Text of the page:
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More than 100,000 British civil, public servants to go on all-out strike on April 28 over pay

File photo shows members of Britain's Public and Commercial Services Union during a protest in London.

A major British trade union says more than 100,000 of its members are to go on another all-out strike on April 28 in a longstanding dispute over pay and work conditions with the government.

The Public and Commercial Services Union (PCS) made the announcement on Monday, saying the industrial action is meant to mount pressure on the British government to rectify the workers' pay, pensions, redundancy conditions, and job security terms.

The union added that 133,000 civil and public servants will take part in the April 28 strike, as workers in the Passport Office continue their ongoing strike into early May.

The union's General Secretary Mark Serwotka said, "Our members are not backing down in this dispute... Ministers need to take notice that we’re escalating our action, and they need to resolve the dispute by putting money on the table."

The new industrial action comes after earlier this month thousands of civil servants across several government departments staged a series of walkouts in demand of better pay rises to cope with a cost-of-living crisis that has been hitting the country hard. They were joined by waves of other employees, including railway workers, doctors, and teachers.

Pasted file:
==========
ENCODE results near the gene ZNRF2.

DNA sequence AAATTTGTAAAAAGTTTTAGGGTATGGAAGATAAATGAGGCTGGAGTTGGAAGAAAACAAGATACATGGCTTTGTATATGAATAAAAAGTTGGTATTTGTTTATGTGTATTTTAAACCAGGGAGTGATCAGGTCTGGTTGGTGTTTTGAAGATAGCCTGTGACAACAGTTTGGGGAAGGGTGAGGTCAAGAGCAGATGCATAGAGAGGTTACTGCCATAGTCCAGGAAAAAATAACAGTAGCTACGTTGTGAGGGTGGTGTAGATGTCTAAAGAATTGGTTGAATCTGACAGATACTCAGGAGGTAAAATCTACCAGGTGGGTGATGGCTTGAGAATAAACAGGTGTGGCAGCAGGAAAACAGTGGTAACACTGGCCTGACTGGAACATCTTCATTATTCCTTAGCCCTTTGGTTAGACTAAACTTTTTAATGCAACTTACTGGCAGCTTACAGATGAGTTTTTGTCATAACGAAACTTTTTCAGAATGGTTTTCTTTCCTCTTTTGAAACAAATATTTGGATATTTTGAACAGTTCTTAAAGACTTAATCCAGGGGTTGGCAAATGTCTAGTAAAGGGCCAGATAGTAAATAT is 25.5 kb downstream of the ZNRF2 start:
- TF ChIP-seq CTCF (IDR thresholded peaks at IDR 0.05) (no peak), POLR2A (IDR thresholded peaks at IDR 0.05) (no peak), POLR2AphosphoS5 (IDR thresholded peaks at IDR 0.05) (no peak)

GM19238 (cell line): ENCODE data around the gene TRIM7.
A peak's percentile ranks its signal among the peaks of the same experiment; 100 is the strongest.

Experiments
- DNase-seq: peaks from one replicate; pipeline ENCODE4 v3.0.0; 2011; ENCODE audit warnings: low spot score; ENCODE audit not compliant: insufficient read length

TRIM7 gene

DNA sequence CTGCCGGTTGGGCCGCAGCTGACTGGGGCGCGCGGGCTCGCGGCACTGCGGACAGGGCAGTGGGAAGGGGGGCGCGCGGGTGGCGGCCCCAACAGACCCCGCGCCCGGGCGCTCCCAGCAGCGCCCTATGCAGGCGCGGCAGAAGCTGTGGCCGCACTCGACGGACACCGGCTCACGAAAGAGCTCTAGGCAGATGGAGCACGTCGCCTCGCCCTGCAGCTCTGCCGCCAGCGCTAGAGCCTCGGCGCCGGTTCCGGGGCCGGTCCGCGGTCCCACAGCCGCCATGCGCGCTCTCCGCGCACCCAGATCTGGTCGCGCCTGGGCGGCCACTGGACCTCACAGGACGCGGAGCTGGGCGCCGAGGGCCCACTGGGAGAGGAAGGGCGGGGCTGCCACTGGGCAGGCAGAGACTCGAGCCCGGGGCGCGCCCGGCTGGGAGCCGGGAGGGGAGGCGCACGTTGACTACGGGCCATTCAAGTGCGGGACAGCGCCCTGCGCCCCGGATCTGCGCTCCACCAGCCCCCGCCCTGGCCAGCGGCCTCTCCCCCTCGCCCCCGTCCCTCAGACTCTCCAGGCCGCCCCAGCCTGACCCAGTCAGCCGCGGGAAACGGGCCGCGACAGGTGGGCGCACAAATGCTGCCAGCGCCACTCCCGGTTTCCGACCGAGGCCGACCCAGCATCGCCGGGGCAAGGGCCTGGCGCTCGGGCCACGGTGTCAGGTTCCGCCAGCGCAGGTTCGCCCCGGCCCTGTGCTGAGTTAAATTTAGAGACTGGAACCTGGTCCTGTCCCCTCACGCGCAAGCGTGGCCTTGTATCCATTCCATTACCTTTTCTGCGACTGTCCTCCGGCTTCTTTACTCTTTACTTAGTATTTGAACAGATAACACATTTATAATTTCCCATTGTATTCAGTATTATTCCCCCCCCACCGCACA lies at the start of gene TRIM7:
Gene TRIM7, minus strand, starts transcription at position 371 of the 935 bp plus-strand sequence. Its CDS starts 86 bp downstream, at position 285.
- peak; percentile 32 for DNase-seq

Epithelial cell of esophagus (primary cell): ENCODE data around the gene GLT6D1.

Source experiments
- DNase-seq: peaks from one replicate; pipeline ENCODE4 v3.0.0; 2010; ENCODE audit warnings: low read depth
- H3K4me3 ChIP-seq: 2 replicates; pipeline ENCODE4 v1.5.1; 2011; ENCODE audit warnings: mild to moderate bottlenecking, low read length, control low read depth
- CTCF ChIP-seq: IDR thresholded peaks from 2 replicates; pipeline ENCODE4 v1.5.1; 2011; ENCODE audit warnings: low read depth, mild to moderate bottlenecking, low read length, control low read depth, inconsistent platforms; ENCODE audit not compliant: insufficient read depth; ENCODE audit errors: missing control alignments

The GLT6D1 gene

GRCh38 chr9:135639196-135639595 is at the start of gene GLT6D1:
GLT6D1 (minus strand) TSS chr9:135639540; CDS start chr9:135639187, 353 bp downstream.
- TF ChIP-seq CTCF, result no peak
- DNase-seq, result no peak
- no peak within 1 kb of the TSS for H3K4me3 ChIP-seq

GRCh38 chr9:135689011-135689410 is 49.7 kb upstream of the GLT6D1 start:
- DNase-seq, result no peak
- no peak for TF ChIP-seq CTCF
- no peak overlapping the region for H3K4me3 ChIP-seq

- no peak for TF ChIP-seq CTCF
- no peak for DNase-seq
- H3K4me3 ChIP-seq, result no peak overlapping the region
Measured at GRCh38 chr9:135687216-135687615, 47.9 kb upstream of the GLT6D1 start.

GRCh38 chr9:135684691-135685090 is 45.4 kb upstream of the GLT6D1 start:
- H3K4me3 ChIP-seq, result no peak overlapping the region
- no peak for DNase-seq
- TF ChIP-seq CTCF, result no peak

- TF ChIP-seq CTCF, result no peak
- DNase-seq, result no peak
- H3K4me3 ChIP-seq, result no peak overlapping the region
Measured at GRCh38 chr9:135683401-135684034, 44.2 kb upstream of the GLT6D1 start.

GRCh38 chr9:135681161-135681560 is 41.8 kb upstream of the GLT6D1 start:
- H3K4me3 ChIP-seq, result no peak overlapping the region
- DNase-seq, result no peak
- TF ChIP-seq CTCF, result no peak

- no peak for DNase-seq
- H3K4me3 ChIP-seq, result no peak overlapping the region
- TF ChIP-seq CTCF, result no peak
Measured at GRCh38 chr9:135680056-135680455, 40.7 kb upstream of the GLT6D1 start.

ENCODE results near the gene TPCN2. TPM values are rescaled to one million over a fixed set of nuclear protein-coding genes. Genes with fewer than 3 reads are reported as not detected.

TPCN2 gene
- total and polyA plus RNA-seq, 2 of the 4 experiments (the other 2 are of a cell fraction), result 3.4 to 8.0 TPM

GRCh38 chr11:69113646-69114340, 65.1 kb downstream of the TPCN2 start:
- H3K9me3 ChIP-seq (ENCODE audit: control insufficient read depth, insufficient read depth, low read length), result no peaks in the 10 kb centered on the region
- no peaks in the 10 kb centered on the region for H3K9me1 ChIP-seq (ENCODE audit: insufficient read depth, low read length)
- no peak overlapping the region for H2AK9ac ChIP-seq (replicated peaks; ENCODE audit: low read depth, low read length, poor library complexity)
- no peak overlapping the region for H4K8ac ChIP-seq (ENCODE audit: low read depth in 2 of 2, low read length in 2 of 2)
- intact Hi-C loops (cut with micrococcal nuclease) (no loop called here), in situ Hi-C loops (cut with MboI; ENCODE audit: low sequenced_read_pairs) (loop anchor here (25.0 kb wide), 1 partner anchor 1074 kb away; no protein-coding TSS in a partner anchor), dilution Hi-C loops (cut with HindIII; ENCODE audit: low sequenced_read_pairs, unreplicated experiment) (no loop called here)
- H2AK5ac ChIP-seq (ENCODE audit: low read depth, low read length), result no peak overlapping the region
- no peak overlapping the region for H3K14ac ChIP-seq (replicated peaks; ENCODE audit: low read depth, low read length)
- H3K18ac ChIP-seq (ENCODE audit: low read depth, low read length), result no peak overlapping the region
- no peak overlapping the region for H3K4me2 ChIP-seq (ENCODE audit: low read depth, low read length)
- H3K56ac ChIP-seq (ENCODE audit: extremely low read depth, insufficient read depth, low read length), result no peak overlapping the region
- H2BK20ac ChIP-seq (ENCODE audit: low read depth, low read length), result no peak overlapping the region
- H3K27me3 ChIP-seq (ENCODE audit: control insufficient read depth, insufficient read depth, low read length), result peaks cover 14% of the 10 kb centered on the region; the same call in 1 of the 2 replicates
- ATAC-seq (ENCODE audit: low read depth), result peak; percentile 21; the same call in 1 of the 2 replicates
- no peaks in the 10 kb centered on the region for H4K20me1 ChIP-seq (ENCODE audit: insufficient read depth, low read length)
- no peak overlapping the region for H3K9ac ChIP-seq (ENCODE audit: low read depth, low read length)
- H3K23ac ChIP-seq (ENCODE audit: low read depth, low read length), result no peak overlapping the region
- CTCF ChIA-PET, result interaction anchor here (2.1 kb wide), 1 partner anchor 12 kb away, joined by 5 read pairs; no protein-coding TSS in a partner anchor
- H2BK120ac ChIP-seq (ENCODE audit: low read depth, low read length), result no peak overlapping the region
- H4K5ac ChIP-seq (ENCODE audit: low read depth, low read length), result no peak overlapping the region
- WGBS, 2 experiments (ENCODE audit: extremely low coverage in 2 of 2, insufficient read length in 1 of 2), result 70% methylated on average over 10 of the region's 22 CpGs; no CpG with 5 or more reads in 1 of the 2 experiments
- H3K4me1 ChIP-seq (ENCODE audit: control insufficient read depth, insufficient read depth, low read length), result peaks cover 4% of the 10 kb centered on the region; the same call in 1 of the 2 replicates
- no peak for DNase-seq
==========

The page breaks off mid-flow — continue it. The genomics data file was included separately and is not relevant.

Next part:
"We know our strikes have already caused serious disruption. The new strikes and another national day of action will pile the pressure on a government that refuses to listen," Serwokta said.

In January, the PCS had organized another similar strike, which began on February 1. Around 100,000 British civil servants joined that walkout.

During the past months, the UK has been grappling with its biggest strike wave for decades, with airport baggage handlers, border staff, driving instructors, bus drivers, and postal workers walking off their jobs to demand higher pay.

The wave of paralyzing strikes came after the workers’ demands for a pay increase were rejected by the government, as the government has offered civil servants a 2%-to-3% pay raise. The government says it cannot afford high increases that match the soaring inflation, and even if it could, such monetary increases would further fuel inflation.

In reaction to the wave of industrial actions, the government has introduced a strike legislation to contain walkouts in the country's key sectors, forcing the staff to maintain a basic level of service during strike time or face dismissal.

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